Textile Concrete Formwork

Concrete between fabric; you’re probably familiar with it if you’ve done any tile work in the last 20 years. Similar to the way drywall is plaster made stable between 2 sheets of paper, concrete board is given shape and stabilized by fabric. Now take that concept and scale it up to make whole walls instead of boards or bend it to make furniture. Use the fabric to define the shape of the concrete.

Its an interesting tension that happens. The concrete pushes out with its weight, while the textile restrains and suggests a shape for the concrete. I say suggest because left on its own, fabric can’t help but to bulge where allowed and pinch where connected to the other side, but it can’t be exact unless given a rigid form for the concrete to cure against. Another line of attack is to impregnate the textile with concrete, much like a plaster bandage, and then through support or inflation or gravity, coerce the fabric into a shape until the concrete is cured. I’m reminded of Heinz Isler’s plaster models for his concrete roofs, where he let the natural curvature of the inverted textile form define the architecture.

This emerging field has a dedicated blog: Concretely, which is written by Anne-Mette Manelius, who is a Phd Student in Copenhagen and is doing great work with casting walls, furniture and patterned textiles in concrete. Its a well written, insightful and informative blog about a line of study I hadn’t really considered until last week.

I’m sure there will be more mentions at textilesmithing of fabric formed concrete in the future. For now, check out: concretely.blogspot.com

This entry was posted in Architecture, concrete, design, engineering, structure, Textiles. Bookmark the permalink.

5 Responses to Textile Concrete Formwork

  1. Textiles in concrete change its physical properties, plain concrete is brittle , layers of textile to which the matrix can bond, change concrete in the same way as cotton skrim changes gypsum plaster, in a POP bandage.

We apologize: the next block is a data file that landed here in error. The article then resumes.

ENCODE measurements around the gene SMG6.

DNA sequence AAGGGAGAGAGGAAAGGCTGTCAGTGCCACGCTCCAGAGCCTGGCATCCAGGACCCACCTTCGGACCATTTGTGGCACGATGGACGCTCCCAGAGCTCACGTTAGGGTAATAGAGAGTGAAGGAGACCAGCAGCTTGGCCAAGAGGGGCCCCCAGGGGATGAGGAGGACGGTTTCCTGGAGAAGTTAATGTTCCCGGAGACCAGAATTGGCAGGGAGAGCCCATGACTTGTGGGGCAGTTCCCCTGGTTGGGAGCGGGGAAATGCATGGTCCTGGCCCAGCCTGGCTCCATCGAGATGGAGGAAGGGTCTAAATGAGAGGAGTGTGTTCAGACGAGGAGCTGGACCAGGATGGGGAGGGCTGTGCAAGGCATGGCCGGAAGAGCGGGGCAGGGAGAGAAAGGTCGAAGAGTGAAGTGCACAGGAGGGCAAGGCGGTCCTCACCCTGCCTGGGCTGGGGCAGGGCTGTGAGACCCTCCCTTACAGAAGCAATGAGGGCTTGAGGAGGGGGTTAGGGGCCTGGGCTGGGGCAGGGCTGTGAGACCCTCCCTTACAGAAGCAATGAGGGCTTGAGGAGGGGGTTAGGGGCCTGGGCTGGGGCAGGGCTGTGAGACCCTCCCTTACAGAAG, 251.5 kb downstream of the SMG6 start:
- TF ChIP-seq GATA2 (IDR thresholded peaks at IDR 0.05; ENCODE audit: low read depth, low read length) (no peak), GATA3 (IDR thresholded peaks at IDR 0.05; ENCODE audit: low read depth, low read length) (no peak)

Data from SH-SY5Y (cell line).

A textile confected for use in an inorganic matrix can lead to the term “1st crack” becoming meaningless. As the matrix >micro cracks< the cracks are criss-crossed by the layers of textile , into which the applied load is transferred. Ultimate failure will occur at 100x, the load at "1st crack", and the area under work done curve to failure is 500x greater.
    A weave or knit can be used to texturise the surface of the concrete, Girli Concrete being an example, the surface can be backed by layers of [techical] textiles to become decorative load bearing panels.
    Textiles work in the "cover" otherwise needed to protect steel reinforcing from oxidising, cover is not required for Textile Concrete…..Greener Concrete Products.

    • Seth Winner says:

      Thanks for commenting about the Textile Concrete Formwork. This kind of insight is definitely helpful and appreciated. I’m curious as to whether the content of the textile affects the strength/quality of the structure like a kevlar or fiberglass would with epoxy, or is it more of a carrier that helps create the shell. I’m thinking about whether there is a difference in quality between Polyester or Polyolefin, or even acrylics. Which would be more desirable: yarns with hydrophobic or yarns with hydryphilic qualities?

  2. Pingback: Milestones and Benchmarks | Department Of Textilesmithing

  3. Pingback: Week 10 « Researching and discovering Newtown

  4. Pingback: Richard Stride shares some thoughts and research about his upcoming show at Metro Arts « Singapore Brisbane Exchange

Leave a Reply

Fill in your details below or click an icon to log in:

WordPress.com Logo

You are commenting using your WordPress.com account. Log Out /  Change )

Twitter picture

You are commenting using your Twitter account. Log Out /  Change )

Facebook photo

You are commenting using your Facebook account. Log Out /  Change )

Connecting to %s